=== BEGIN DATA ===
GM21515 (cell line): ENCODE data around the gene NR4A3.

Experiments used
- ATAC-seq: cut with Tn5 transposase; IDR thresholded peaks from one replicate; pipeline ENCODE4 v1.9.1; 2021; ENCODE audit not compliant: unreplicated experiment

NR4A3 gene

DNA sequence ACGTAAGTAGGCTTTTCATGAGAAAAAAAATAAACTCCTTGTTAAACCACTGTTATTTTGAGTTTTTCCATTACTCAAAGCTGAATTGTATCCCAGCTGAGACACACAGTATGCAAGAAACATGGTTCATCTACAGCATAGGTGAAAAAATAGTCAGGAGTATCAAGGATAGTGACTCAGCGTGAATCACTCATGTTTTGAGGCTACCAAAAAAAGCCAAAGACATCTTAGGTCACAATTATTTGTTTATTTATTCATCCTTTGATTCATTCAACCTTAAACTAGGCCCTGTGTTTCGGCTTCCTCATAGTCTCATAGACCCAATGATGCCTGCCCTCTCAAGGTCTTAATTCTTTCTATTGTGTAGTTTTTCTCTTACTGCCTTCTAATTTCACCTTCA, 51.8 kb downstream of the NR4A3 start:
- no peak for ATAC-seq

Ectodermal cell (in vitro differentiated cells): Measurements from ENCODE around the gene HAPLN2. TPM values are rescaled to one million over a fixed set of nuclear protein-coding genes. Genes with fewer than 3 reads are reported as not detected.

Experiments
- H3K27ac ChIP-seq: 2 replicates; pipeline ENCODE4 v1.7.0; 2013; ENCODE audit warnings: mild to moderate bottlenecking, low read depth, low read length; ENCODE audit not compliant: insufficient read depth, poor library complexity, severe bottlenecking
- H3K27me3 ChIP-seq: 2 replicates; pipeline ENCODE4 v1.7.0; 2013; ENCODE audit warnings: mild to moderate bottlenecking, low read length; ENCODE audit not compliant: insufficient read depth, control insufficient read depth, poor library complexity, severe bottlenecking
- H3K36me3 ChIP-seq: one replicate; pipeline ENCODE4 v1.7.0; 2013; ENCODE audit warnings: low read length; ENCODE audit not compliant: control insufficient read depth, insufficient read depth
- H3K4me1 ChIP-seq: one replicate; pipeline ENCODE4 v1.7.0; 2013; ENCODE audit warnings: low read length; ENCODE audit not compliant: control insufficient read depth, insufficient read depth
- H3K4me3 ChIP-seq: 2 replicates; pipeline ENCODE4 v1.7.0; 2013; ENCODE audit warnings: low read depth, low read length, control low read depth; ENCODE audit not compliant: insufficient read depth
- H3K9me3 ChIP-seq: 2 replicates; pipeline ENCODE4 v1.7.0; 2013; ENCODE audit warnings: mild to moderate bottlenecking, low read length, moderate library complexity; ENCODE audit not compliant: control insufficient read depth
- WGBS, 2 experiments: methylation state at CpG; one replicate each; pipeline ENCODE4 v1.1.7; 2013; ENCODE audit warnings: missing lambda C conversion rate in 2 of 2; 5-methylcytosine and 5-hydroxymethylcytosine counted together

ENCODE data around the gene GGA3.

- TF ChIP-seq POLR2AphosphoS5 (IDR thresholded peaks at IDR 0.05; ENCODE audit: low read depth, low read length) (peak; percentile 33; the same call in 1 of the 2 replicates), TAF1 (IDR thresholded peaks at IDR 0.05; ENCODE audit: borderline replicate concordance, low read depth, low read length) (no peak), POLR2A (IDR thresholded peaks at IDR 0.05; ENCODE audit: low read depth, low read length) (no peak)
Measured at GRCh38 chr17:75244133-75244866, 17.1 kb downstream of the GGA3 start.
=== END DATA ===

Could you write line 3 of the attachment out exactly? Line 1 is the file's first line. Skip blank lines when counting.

- ATAC-seq: cut with Tn5 transposase; IDR thresholded peaks from one replicate; pipeline ENCODE4 v1.9.1; 2021; ENCODE audit not compliant: unreplicated experiment